If there is one thing that truly makes me sick, it's mature people fawning over youth.
I think it started in the 1960's when youth culture became an obsession. Condescending clergymen, misguided commencement speakers, and pandering magazine covers proclaimed the arrival of a new species of human. They were young, caring, involved, and committed. They were going to change the world.
They changed it all right. Into a complete pig's breakfast.
But the wrong-headedness of youth worship hasn't had any effect on the ad industry. Despite massive evidence that young people have no money and make lousy customers, the ad and marketing industries are still in the sway of young people and their inane culture.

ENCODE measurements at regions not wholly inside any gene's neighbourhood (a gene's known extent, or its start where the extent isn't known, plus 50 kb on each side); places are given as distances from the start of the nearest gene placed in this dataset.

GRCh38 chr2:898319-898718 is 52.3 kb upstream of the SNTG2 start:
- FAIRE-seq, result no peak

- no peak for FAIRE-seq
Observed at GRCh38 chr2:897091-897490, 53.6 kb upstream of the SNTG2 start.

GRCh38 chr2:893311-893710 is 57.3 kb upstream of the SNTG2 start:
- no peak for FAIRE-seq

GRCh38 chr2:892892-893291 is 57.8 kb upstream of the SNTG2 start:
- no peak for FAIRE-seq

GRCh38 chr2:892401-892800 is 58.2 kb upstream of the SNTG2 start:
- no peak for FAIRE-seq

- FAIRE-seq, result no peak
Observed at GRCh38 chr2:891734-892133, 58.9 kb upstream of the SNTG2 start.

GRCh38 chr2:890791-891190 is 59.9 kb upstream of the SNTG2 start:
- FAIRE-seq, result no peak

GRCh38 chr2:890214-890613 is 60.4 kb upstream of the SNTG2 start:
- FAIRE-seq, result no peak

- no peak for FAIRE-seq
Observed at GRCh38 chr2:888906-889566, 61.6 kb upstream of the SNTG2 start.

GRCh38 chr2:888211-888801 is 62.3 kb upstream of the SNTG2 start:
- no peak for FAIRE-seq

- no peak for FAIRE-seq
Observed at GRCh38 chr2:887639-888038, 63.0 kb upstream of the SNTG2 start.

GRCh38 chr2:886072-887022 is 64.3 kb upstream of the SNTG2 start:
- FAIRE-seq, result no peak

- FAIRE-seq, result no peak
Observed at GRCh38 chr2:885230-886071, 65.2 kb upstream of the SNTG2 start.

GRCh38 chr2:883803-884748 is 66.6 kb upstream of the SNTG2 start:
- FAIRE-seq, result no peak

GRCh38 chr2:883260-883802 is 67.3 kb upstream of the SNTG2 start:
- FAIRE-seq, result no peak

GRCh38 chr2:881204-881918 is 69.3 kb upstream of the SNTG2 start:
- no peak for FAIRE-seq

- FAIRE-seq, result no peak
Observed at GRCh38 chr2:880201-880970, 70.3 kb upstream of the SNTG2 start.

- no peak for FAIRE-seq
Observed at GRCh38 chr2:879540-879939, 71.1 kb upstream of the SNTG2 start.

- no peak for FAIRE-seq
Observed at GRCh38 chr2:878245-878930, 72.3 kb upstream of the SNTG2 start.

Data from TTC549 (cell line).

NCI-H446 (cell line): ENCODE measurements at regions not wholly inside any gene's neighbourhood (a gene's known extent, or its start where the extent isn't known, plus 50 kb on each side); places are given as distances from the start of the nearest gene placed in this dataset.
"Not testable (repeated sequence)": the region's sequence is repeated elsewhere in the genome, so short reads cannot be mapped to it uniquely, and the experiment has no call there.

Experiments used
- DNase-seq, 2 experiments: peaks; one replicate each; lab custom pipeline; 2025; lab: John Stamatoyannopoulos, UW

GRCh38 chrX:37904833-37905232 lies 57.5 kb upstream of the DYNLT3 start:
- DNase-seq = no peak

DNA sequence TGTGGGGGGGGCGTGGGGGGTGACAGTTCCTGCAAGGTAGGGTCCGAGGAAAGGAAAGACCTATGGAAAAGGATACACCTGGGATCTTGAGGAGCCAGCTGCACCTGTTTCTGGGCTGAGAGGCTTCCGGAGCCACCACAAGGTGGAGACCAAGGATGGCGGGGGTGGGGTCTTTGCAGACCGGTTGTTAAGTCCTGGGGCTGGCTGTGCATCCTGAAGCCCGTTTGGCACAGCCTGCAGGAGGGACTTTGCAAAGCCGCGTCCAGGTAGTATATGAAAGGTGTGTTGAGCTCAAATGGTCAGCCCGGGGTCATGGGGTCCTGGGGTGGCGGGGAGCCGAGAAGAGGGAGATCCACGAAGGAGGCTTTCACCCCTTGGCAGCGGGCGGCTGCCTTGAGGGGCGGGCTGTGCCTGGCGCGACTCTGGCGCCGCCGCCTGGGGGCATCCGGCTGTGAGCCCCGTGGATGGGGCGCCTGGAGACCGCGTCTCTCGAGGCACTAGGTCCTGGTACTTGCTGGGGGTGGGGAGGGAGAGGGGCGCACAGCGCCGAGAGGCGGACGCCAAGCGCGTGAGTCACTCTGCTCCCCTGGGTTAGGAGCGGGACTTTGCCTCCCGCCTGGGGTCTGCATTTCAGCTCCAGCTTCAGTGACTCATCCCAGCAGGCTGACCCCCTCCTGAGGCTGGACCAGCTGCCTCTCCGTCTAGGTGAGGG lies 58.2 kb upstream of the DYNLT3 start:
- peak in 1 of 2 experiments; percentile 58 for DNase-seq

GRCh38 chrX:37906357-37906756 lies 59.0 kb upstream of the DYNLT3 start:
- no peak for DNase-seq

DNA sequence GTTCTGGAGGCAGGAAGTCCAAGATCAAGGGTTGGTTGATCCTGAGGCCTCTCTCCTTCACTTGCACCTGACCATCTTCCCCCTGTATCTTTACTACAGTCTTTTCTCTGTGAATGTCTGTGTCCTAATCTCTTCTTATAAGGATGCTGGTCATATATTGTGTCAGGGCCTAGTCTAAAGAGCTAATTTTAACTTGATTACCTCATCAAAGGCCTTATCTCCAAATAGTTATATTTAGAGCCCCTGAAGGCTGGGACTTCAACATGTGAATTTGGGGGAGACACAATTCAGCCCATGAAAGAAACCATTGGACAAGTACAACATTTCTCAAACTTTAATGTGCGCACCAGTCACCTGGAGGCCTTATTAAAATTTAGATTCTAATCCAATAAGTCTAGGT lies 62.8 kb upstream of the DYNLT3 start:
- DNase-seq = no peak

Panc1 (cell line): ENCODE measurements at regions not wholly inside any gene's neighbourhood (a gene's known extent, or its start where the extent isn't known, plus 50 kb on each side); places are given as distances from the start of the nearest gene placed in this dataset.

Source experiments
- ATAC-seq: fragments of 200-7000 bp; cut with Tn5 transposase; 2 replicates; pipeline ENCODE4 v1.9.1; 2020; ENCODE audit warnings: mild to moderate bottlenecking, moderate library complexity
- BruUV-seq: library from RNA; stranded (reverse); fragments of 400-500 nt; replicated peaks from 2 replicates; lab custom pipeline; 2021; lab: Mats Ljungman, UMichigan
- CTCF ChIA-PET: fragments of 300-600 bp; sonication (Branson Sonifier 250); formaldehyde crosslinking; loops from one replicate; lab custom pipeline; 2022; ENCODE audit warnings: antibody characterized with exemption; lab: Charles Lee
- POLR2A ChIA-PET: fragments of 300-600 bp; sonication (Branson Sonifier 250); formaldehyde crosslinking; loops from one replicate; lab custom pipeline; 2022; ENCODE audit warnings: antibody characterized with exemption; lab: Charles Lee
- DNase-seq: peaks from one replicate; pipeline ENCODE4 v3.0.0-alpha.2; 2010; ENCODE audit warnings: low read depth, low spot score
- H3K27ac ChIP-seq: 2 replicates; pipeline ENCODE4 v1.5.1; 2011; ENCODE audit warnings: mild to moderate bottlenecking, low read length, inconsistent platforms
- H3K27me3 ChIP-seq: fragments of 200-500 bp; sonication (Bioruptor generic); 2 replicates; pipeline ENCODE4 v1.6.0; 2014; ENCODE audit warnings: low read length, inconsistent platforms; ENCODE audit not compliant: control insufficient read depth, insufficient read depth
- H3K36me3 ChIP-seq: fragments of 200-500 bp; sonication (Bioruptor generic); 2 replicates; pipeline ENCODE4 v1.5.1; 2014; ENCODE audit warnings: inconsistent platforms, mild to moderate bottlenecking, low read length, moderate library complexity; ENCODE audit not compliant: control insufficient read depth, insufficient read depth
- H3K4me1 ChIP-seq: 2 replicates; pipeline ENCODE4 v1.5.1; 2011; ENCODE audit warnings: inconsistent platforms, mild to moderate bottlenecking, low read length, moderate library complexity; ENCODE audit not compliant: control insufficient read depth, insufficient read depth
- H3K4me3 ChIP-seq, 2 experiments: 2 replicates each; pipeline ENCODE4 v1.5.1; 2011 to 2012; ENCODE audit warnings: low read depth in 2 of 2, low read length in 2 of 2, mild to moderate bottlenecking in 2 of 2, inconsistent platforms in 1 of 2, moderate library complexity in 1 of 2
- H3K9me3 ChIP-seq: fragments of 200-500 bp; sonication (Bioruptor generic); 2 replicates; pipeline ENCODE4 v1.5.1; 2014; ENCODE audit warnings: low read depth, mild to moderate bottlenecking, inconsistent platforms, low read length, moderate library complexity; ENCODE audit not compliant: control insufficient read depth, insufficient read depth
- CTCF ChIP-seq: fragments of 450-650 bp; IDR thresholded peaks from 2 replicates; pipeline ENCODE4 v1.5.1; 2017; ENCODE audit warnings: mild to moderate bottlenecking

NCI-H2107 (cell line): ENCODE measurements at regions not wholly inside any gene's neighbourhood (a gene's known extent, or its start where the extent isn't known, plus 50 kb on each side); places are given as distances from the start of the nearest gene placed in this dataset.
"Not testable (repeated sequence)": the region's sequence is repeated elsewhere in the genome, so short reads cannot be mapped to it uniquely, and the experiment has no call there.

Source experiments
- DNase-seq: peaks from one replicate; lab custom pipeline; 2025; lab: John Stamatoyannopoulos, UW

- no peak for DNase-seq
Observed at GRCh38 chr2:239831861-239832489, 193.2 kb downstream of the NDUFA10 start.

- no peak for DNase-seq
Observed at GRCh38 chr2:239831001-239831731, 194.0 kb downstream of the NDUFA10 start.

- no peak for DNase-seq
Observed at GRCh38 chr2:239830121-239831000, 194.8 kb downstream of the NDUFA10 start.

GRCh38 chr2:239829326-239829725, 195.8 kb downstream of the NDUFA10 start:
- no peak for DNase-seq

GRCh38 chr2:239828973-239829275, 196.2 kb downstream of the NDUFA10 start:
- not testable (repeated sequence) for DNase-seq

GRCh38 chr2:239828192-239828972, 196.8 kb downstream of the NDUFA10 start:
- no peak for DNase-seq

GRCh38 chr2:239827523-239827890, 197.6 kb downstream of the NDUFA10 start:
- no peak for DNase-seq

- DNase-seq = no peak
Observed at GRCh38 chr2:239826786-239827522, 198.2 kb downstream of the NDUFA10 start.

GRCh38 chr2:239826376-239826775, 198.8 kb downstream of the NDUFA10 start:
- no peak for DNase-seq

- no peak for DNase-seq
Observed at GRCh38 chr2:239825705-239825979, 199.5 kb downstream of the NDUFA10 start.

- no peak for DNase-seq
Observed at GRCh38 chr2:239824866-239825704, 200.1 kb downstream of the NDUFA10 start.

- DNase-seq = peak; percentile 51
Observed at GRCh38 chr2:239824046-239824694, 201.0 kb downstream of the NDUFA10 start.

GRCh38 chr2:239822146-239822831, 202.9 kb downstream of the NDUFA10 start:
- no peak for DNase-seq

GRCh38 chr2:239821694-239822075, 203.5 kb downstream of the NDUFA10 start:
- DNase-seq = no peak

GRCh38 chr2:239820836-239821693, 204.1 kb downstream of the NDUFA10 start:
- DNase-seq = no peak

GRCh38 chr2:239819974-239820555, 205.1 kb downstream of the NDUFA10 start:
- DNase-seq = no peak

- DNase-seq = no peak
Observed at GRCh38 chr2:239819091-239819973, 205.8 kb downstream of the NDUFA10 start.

Advertising used to be about finding something uniquely differentiating about a brand and communicating it. Today it's about digging around for the next fad and contriving a way to attach a brand to it. In this environment, the worst thing you can be is out of touch.
Consequently, the most terrifying prospect for your average ad hack is the fear of growing up.
There are many manifestations of this. Today we are going to talk about just one. Several months ago I wrote an article for Adweek called Advertising In The Age of Hysteria. The point of the piece was that agencies have become very good at frightening clients into believing that they (the clients) are out of it. And unless they have us (the agencies) to interpret what's going on for them, they will die.
This has been lowered to a new level by PHD (one of Omnicoms thousands of agencies) who have taken these scare tactics, coupled them with youth worship, and come up with a truly appalling piece of digi-babble crap. As you watch it, try not to choke on your vomit.